Building permit process


There are several steps involved when applying for a building permit. Find out:

  • how to appoint a building surveyor
  • other requirements you may need to support your application
  • how your application is assessed
  • about inspections you may need to arrange
  • steps you may need to take when your project is complete.

Some steps may not be relevant to your application.

Appoint a building surveyor

If you require a building permit, you will need to appoint a building surveyor. This can either be a private building surveyor or a municipal building surveyor at Council.

Building surveyors are trained professionals who issue building permits and are responsible for checking that your documentation and work complies with the Building Regulations 2018.

You can search for a local building surveyor by:

If you'd like to appoint a surveyor at Council, you can request a request a quote for building permit services.

We also recommend consulting with an expert such as a draftsperson or architect for building design advice before engaging with a building surveyor.

Check if you need other permits or approvals

Depending on your proposed work, you may need other permits or approvals before you submit your building permit application. This may include:

  • planning permit
  • report and consent (dispensation)
  • protection works notice
  • owner-builder consent or acknowledgement form.

A planning permit gives you legal permission to add a new development or change the way land is used.

Report and consent gives you Council approval to proceed with works that differ from the regulations, require special consideration or may impact community assets or infrastructure. This may include:

  • siting approvals of single dwellings
  • projections of buildings over the street alignment
  • building on flood-prone land or over an easement
  • constructing or altering a septic system
  • constructing a corner fence
  • demolishing all or part of a building.

If your building work is close to your neighbours' property, you may need to carry out work to protect adjoining properties. If this is the case, you will need to provide the adjoining owner with a Protection Work Notice to let them know about your plans. In most cases your neighbours must agree before a permit can be issued.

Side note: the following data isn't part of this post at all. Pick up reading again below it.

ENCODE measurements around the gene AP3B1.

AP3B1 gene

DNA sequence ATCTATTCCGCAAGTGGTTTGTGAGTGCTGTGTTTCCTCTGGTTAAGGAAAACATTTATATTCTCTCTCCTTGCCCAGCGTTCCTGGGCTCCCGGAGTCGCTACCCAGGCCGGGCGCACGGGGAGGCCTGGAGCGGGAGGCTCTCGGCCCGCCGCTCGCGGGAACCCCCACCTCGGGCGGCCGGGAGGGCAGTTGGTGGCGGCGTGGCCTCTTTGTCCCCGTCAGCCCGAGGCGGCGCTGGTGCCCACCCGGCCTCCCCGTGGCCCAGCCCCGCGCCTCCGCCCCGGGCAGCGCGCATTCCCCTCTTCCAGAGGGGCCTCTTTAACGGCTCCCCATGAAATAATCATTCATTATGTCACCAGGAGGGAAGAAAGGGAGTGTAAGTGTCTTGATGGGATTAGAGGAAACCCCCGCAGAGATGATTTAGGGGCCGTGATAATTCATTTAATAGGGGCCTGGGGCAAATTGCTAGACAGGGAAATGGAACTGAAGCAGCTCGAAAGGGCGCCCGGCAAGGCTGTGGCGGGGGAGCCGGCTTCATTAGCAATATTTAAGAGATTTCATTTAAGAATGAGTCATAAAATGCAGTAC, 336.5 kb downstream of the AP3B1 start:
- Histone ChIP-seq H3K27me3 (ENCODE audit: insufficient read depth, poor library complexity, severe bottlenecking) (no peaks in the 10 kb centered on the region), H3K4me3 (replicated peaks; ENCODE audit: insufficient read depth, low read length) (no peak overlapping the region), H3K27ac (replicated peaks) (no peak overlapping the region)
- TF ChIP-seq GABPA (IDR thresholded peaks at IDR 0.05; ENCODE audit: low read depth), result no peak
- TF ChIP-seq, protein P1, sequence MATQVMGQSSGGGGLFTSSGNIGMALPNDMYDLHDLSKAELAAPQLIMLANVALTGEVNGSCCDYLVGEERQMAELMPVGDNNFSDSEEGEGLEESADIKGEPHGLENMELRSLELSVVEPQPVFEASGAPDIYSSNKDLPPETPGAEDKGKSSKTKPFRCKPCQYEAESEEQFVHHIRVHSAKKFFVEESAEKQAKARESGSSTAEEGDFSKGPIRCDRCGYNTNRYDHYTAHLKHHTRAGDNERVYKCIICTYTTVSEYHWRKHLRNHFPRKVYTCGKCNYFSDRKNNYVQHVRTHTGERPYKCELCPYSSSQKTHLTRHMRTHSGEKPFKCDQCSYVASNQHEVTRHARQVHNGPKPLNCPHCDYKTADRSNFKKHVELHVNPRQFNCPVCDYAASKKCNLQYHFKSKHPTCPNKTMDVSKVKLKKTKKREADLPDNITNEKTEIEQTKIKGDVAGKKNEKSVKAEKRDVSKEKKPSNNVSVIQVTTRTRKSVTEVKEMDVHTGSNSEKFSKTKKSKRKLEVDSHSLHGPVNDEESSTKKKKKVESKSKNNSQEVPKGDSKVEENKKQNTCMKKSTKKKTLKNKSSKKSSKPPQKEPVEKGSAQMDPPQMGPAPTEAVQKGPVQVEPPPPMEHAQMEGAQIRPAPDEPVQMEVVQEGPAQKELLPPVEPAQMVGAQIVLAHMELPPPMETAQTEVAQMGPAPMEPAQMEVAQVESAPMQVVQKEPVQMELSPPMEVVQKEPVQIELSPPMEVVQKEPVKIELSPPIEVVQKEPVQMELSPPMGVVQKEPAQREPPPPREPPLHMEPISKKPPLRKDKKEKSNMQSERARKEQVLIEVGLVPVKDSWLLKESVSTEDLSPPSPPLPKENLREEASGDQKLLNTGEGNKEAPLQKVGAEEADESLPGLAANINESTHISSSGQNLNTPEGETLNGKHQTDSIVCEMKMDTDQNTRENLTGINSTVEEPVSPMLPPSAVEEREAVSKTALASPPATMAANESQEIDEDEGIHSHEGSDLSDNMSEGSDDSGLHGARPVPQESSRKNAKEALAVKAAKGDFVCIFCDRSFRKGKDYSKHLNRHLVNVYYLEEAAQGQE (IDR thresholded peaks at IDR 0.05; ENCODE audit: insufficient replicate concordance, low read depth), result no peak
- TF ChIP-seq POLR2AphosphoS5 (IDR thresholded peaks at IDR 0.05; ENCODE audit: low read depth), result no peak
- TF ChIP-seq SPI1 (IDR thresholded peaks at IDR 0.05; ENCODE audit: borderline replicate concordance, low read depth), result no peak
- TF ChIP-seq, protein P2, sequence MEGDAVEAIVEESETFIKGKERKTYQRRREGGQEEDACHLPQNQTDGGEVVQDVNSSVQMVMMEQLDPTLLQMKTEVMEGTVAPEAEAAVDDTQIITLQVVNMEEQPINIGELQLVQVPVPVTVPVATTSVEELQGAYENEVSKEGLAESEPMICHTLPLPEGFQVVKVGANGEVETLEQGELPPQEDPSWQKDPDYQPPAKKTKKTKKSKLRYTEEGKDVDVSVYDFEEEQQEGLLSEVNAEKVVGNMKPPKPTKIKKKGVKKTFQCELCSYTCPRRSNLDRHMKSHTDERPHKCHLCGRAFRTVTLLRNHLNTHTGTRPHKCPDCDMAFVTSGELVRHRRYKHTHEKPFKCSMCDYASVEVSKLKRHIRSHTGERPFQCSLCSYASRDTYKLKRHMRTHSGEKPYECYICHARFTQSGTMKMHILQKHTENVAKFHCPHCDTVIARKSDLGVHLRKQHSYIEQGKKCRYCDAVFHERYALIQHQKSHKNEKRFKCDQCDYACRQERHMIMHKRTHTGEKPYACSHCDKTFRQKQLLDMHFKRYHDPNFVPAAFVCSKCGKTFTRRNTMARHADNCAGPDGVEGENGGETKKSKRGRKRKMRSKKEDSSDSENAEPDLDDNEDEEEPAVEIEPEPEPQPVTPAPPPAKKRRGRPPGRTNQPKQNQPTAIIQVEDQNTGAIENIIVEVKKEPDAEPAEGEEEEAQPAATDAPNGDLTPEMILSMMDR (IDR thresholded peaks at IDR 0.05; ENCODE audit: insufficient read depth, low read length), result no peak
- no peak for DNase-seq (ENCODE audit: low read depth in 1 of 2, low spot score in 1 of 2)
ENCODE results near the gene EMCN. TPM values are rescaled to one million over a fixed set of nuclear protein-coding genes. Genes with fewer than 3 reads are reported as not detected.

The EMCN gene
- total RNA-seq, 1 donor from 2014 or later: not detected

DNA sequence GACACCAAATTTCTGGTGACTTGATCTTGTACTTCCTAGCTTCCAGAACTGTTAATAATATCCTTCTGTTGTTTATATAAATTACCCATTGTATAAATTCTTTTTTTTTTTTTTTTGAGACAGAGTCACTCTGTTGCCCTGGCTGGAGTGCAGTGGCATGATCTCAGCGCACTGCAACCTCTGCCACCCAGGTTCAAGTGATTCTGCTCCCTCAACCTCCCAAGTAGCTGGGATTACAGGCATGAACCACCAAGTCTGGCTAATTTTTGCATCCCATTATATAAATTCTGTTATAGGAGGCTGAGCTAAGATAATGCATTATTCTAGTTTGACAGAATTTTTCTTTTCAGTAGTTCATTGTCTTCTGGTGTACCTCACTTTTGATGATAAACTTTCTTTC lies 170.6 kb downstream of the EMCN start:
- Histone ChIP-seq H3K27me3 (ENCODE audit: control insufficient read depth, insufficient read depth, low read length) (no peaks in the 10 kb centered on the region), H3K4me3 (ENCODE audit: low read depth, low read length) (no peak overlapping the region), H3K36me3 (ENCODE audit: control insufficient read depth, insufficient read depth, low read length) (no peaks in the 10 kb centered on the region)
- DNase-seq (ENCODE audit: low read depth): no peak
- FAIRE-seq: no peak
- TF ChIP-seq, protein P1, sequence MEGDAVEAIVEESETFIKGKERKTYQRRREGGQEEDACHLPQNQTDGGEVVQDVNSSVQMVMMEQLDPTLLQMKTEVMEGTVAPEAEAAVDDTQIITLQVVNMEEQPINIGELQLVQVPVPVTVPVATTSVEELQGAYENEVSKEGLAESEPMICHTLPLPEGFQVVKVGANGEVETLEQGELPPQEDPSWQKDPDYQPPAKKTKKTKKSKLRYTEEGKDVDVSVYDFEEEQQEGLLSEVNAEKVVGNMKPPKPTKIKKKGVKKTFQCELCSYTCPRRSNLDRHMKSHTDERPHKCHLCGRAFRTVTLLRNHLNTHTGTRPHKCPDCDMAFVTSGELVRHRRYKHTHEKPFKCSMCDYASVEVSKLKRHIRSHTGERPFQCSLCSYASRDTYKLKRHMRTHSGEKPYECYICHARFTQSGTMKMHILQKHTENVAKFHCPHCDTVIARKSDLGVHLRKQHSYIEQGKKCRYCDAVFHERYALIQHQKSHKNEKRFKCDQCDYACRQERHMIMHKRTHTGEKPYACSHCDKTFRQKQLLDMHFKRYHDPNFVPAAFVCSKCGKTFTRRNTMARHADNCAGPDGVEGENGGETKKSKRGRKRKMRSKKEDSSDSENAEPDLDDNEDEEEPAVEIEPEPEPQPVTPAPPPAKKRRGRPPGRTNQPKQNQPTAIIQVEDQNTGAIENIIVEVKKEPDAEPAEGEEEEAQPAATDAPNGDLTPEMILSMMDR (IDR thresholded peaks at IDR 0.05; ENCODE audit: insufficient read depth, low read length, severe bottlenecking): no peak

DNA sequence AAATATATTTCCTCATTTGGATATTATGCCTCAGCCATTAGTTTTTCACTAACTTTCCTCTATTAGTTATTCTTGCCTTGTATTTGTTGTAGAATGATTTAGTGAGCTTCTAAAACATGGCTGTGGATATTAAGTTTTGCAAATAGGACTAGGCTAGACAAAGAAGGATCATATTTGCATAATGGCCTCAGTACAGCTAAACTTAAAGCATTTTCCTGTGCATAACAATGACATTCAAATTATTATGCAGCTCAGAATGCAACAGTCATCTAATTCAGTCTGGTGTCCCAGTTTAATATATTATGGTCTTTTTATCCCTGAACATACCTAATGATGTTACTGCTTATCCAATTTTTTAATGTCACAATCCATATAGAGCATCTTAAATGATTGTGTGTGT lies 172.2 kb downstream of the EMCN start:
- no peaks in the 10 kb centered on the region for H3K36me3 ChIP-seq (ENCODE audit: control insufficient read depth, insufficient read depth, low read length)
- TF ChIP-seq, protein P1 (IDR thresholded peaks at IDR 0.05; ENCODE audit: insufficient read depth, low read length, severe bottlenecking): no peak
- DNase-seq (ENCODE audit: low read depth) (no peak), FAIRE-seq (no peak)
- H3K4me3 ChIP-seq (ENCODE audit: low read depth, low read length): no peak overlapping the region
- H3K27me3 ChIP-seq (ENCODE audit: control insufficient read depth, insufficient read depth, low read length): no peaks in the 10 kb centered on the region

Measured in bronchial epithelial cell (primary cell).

If you wish to be an owner-builder for domestic works exceeding $16,000, there may be other forms you need to submit as part of your application.

If your proposal requires a planning permit, you will need to obtain a planning permit before submitting your building permit application.

View our building checklists to find out if there are other permits or approvals you may need for your application.

Prepare your application

A well-prepared application will help to avoid delays and the likelihood of having to update your application later in the process.

Your building permit application must include:

  • completed application form
  • fees based on the building permit quotation provided
  • a recent copy of your Certificate of Title and Plan of Subdivision, including any restrictions such as a Section 173 Agreement. You can obtain a Certificate of Title from the Landata website
  • copies of draftsperson or architectural plans, drawings and specifications
  • other required documents specific to your project.

Draftsperson or architectural plans can be prepared by:

  • a registered builder
  • a qualified draftsperson or architect, registered with the VBA as a Practitioner DP-AD or the Australian Institute of Architects
  • the owner, as long as the plans are presented in a professional standard.